Won’t you let yourselves out by the door?
It is time that I pour out he batter
And bake up a few hundred more

Pancake Song
by Christina Rossetti

Mix a pancake,
Stir a pancake,
Pop it in the pan.
Fry the pancake,
Toss the pancake,
Catch it if you can.

Pancake Poem
by Shel Silverstein

Who wants a pancake,
Sweet and piping hot?
Good little Grace looks up and says,
“I’ll take the one on top.”
Who else wants a pancake,
Fresh off the griddle?
Terrible Teresa smiles and says,
“I’ll take the one in the middle.”

YOUR FAVOURITE POEM The Lighthouse by Henry Wadsworth Longfellow

the_old_lighthouse_by_charon0815-d5gi3kn

The rocky ledge runs far into the sea,
and on its outer point, some miles away,
the lighthouse lifts its massive masonry,
A pillar of fire by night, of cloud by day.

Even at this distance I can see the tides,
Upheaving, break unheard along its base,
A speechless wrath, that rises and subsides
in the white tip and tremor of the face.

And as the evening darkens, lo! how bright,
through the deep purple of the twilight air,
Beams forth the sudden radiance of its light,
with strange, unearhly splendor in the glare!

No one alone: from each projecting cape
And perilous reef along the ocean’s verge,
Starts into life a dim, gigantic shape,
Holding its lantern o’er the restless surge.

Like the great giant Christopher it stands
Upon the brink of the tempestuous wave,
Wading far out among the rocks and sands,
The night o’er taken mariner to save.

And the great ships sail outward and return
Bending and bowing o’er the billowy swells,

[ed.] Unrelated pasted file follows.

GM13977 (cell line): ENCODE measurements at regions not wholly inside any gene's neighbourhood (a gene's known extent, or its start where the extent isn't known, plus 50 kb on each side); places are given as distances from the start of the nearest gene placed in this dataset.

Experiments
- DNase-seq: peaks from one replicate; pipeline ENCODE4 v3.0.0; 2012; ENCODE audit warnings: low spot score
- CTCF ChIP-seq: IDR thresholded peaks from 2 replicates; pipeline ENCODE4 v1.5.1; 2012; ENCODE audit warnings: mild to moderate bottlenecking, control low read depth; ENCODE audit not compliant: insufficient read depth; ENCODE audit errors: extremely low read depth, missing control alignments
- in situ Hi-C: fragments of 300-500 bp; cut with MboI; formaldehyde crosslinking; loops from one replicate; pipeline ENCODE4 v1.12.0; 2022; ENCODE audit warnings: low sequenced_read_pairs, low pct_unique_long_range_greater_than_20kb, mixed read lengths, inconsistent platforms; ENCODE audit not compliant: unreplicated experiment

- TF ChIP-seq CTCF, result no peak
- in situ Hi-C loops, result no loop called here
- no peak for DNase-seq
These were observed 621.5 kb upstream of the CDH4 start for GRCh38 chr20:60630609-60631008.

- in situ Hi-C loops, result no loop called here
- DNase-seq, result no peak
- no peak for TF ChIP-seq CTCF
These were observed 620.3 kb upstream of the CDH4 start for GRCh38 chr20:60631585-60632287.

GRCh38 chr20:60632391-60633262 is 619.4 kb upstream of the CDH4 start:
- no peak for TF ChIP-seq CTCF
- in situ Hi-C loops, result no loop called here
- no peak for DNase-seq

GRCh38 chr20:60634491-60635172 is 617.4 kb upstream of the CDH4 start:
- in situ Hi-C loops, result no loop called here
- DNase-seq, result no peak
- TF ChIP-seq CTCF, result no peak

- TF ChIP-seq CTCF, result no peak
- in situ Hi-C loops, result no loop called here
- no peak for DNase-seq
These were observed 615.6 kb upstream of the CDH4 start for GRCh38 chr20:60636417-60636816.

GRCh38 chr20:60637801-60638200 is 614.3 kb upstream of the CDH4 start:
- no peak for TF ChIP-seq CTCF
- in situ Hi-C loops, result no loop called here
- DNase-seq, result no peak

And ever joyful, as they see it burn
They wave their silent welcome and farewells.

They come forth from the darkness, and their sails
Gleam for a moment only in the blaze,
And eager faces, as the light unveils
Gaze at the tower, and vanish while they gaze.

The mariner remembers when a child,
on his first voyage, he saw it fade and sink
And when returning from adventures wild,
He saw it rise again o’er ocean’s brink.

Steadfast, serene, immovable, the same,
Year after year, through all the silent night
Burns on forevermore that quenchless flame,
Shines on that inextinguishable light!

It sees the ocean to its bosum clasp
The rocks and sea-sand with the kiss of peace:
It sees the wild winds lift it in their grasp,
And hold it up, and shake it like a fleece.

The startled waves leap over it; the storm
Smites it with all the scourges of the rain,
And steadily against its solid form
press the great shoulders of the hurricane.

The sea-bird wheeling round it, with the din
of wings and winds and solitary cries,
Blinded and maddened by the light within,
Dashes himself against the glare, and dies.

A new Prometheus, chained upon the rock,
Still grasping in his hand the fire of love,
it does not hear the cry, nor heed the shock,
but hails the mariner with words of love.

“Sail on!” it says: “sail on, ye stately ships!
And with your floating bridge the ocean span;
Be mine to guard this light from all eclipse.
Be yours to bring man neared unto man

by Henry Wadsworth Longfellow

YOUR FAVOURITE POEM

SENT IN BY YOU WHATS YOURS